Missing out on your first preference for university can be devastating.
This is the degree you have planned your life with and failing to gain entry can lead to huge anxieties about your future, who you are and who you will become. It’s heartbreaking and you feel a whole whirlwind of emotions, grief, anger, sadness and maybe guilt as well. All of these are normal, but don’t despair there’s always another way!
In 2010, Calvin Tan graduated with an ATAR of 82.50, something he had worked hard to accomplish. Sadly his first preference required an 85.00 and he was unlucky not to creep in.
“When I didn't get an offer I was pretty disappointed. Almost seemed as if all the hard work in VCE was a bit of a waste,” said Calvin.
Three years and some hard work later, Calvin will be graduating with his dream degree of Exercise & Sports Science at Deakin University.
How did he do this?
He completed a Diploma of Health Science in 2011 and transferred into Deakin the following year.
Calvin is one of many students who managed to find a way into his dream degree after missing out the traditional way.
If you’re in the same position Calvin was back in 2010 then read our guide for advice on how to get into your dream degree.
Evaluate yourself and consult others
RMIT Education expert, Mr Angel Calderon, explains that the first step for anyone who has missed out on their first preference is not to panic and take a few days to evaluate your future.
“My first advice for anyone is that they do not despair at all,” said Mr Calderon.
“The preference system is such that even if someone misses out on their first preference, their second and third preferences really shouldn’t be that different and won’t really change anything about their career future.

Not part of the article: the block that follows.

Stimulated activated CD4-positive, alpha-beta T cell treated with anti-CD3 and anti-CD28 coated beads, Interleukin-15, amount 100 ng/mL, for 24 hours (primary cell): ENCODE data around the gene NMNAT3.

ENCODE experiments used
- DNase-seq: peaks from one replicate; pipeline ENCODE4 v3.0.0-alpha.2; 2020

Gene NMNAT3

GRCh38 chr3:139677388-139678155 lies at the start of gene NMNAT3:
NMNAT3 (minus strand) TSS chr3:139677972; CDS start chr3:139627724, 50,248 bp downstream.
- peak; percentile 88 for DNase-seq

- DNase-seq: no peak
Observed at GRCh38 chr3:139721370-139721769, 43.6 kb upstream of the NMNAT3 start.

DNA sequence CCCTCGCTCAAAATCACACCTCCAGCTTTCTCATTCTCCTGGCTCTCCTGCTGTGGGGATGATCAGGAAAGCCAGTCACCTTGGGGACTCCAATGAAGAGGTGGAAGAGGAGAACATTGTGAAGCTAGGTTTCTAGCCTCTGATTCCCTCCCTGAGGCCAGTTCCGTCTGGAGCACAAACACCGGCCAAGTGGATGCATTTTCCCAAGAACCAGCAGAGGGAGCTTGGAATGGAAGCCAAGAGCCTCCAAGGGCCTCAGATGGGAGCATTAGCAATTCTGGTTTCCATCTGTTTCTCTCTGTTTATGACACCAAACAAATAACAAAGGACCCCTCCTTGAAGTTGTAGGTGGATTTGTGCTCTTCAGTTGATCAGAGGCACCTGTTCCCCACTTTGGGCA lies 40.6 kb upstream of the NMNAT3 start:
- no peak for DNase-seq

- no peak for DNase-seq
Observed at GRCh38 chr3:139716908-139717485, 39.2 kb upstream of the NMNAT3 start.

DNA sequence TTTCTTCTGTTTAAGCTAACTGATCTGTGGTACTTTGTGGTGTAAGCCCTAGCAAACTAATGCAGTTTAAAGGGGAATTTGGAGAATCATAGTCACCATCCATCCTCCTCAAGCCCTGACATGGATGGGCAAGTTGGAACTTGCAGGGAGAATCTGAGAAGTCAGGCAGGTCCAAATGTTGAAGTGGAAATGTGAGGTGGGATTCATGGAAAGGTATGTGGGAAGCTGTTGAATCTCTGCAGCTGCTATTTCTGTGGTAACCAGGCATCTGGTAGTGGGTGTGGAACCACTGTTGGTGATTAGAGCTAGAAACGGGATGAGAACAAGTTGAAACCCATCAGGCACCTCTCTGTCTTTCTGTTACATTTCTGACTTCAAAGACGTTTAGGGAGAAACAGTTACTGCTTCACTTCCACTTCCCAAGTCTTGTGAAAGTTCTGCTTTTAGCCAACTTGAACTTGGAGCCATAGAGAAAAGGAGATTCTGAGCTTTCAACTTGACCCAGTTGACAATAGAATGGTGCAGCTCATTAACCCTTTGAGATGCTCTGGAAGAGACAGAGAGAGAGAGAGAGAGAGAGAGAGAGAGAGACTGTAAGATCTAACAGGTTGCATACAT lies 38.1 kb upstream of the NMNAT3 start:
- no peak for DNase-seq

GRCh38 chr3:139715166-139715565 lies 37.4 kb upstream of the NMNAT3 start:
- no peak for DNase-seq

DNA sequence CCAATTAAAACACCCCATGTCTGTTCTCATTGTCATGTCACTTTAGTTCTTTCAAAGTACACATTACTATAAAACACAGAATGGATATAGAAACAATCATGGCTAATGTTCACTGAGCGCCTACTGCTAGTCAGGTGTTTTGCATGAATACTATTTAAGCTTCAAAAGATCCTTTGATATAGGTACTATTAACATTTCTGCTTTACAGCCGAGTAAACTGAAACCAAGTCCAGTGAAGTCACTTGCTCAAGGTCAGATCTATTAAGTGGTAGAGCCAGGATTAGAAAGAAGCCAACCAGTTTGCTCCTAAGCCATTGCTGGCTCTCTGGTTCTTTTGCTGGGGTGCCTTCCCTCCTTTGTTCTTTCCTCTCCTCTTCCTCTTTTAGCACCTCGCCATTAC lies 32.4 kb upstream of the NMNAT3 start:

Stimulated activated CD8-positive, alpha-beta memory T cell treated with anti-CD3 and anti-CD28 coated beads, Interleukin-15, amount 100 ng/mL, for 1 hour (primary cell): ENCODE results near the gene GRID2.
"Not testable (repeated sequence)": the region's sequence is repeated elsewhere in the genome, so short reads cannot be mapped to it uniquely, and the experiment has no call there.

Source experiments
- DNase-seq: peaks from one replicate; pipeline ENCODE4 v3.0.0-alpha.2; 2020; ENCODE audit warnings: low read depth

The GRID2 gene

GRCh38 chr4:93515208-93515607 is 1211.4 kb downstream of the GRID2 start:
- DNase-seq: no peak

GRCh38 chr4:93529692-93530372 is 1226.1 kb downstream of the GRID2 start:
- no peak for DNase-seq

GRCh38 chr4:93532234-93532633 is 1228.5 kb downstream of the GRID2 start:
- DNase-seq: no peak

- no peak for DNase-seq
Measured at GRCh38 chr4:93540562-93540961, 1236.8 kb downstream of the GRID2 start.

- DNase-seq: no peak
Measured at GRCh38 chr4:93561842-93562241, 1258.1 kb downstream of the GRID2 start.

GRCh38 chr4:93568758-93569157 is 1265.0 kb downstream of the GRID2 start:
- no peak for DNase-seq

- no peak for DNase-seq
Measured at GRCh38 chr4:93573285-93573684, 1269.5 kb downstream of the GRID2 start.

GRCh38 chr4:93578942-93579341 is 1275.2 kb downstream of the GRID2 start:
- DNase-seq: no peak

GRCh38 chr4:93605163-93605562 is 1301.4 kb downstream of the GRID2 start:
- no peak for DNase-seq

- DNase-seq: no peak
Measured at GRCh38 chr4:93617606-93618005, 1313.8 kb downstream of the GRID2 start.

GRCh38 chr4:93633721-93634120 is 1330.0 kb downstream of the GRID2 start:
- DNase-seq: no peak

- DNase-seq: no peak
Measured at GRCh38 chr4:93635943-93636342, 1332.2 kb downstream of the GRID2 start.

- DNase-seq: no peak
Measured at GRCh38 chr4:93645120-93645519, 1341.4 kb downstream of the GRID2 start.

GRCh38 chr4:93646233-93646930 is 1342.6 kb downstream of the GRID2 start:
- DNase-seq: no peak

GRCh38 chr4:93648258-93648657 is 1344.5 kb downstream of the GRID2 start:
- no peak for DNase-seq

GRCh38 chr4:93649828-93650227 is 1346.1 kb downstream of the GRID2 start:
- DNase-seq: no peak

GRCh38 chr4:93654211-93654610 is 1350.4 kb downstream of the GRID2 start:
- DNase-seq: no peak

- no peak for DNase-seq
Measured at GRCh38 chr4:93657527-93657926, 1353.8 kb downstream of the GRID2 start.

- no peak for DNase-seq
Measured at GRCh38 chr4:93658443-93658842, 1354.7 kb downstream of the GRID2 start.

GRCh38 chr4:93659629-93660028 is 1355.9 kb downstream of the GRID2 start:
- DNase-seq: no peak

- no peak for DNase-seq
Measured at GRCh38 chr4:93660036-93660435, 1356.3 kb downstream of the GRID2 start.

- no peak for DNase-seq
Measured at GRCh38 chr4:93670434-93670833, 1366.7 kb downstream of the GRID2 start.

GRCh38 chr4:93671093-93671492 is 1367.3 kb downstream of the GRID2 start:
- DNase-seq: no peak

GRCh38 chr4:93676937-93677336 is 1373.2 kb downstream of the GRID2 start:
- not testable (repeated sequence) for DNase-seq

“I would say take the best offer you get, you may really enjoy it and find it better suited to yourself. If you are still keen for the first preference, you can work your way into it via all the pathways from your best offer.”
He recommends that anyone in this position should seek advice from their family, friends, careers advisor and the university you are applying for. You also want to check with the university that any pathways you are considering are viable both now and in the future.
This is also the time to think about gap years and taking a break if you’re already a bit burnt out.
This is probably the most obvious pathway. If you’ve just missed out on your degree by a few ATAR points you can just keep trying. Second round offers, third round offers, midyear intake, they all could happen.
Just remember to accept your first round offer or risk ending up with no degree at all for the next semester or year.
Accepting an offer doesn’t stop you from being further considered in the following rounds, unless that offer was your first preference and in that case you wouldn’t be reading this article.
It’s also worthy to see if you qualify for any Educational Access Schemes (EAS) which could help get you over the line. These are helpful for those who’ve had a disrupted study period.